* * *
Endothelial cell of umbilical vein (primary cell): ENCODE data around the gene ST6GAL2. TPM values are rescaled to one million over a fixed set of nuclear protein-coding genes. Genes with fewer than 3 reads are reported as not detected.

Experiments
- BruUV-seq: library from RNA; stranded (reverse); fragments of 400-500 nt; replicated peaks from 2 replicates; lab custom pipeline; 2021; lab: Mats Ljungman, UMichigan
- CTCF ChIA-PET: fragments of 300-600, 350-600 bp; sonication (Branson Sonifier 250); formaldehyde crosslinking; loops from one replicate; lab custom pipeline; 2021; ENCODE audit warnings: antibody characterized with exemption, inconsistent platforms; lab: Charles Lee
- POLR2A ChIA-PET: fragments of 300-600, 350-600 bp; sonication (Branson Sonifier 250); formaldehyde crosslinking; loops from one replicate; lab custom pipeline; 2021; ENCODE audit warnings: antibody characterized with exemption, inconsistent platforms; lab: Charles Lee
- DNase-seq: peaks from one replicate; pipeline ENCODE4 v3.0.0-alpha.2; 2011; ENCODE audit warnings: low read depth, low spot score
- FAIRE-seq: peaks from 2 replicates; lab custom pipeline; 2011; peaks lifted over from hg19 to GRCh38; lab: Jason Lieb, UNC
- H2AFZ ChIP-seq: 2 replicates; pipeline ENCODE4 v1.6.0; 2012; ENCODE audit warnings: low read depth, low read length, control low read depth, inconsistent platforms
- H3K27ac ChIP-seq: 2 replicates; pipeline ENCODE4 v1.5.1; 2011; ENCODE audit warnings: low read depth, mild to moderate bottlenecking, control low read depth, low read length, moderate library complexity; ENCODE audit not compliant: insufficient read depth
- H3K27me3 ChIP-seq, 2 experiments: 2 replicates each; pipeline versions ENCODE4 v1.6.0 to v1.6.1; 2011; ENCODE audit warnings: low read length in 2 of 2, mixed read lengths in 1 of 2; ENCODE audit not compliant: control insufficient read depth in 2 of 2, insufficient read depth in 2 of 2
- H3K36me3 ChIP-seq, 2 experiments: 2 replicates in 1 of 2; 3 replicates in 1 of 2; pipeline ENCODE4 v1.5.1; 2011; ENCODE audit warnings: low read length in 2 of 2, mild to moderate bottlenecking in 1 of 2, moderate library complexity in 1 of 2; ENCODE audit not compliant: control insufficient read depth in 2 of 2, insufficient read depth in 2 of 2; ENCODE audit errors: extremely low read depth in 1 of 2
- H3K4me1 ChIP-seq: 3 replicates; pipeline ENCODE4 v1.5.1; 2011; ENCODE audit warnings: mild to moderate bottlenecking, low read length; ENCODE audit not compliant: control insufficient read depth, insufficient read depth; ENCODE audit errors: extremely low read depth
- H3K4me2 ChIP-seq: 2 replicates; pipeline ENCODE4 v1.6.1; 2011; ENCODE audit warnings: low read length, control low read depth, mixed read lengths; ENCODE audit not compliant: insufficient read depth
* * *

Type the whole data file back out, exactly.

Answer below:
Endothelial cell of umbilical vein (primary cell): ENCODE data around the gene ST6GAL2. TPM values are rescaled to one million over a fixed set of nuclear protein-coding genes. Genes with fewer than 3 reads are reported as not detected.

Experiments
- BruUV-seq: library from RNA; stranded (reverse); fragments of 400-500 nt; replicated peaks from 2 replicates; lab custom pipeline; 2021; lab: Mats Ljungman, UMichigan
- CTCF ChIA-PET: fragments of 300-600, 350-600 bp; sonication (Branson Sonifier 250); formaldehyde crosslinking; loops from one replicate; lab custom pipeline; 2021; ENCODE audit warnings: antibody characterized with exemption, inconsistent platforms; lab: Charles Lee
- POLR2A ChIA-PET: fragments of 300-600, 350-600 bp; sonication (Branson Sonifier 250); formaldehyde crosslinking; loops from one replicate; lab custom pipeline; 2021; ENCODE audit warnings: antibody characterized with exemption, inconsistent platforms; lab: Charles Lee
- DNase-seq: peaks from one replicate; pipeline ENCODE4 v3.0.0-alpha.2; 2011; ENCODE audit warnings: low read depth, low spot score
- FAIRE-seq: peaks from 2 replicates; lab custom pipeline; 2011; peaks lifted over from hg19 to GRCh38; lab: Jason Lieb, UNC
- H2AFZ ChIP-seq: 2 replicates; pipeline ENCODE4 v1.6.0; 2012; ENCODE audit warnings: low read depth, low read length, control low read depth, inconsistent platforms
- H3K27ac ChIP-seq: 2 replicates; pipeline ENCODE4 v1.5.1; 2011; ENCODE audit warnings: low read depth, mild to moderate bottlenecking, control low read depth, low read length, moderate library complexity; ENCODE audit not compliant: insufficient read depth
- H3K27me3 ChIP-seq, 2 experiments: 2 replicates each; pipeline versions ENCODE4 v1.6.0 to v1.6.1; 2011; ENCODE audit warnings: low read length in 2 of 2, mixed read lengths in 1 of 2; ENCODE audit not compliant: control insufficient read depth in 2 of 2, insufficient read depth in 2 of 2
- H3K36me3 ChIP-seq, 2 experiments: 2 replicates in 1 of 2; 3 replicates in 1 of 2; pipeline ENCODE4 v1.5.1; 2011; ENCODE audit warnings: low read length in 2 of 2, mild to moderate bottlenecking in 1 of 2, moderate library complexity in 1 of 2; ENCODE audit not compliant: control insufficient read depth in 2 of 2, insufficient read depth in 2 of 2; ENCODE audit errors: extremely low read depth in 1 of 2
- H3K4me1 ChIP-seq: 3 replicates; pipeline ENCODE4 v1.5.1; 2011; ENCODE audit warnings: mild to moderate bottlenecking, low read length; ENCODE audit not compliant: control insufficient read depth, insufficient read depth; ENCODE audit errors: extremely low read depth
- H3K4me2 ChIP-seq: 2 replicates; pipeline ENCODE4 v1.6.1; 2011; ENCODE audit warnings: low read length, control low read depth, mixed read lengths; ENCODE audit not compliant: insufficient read depth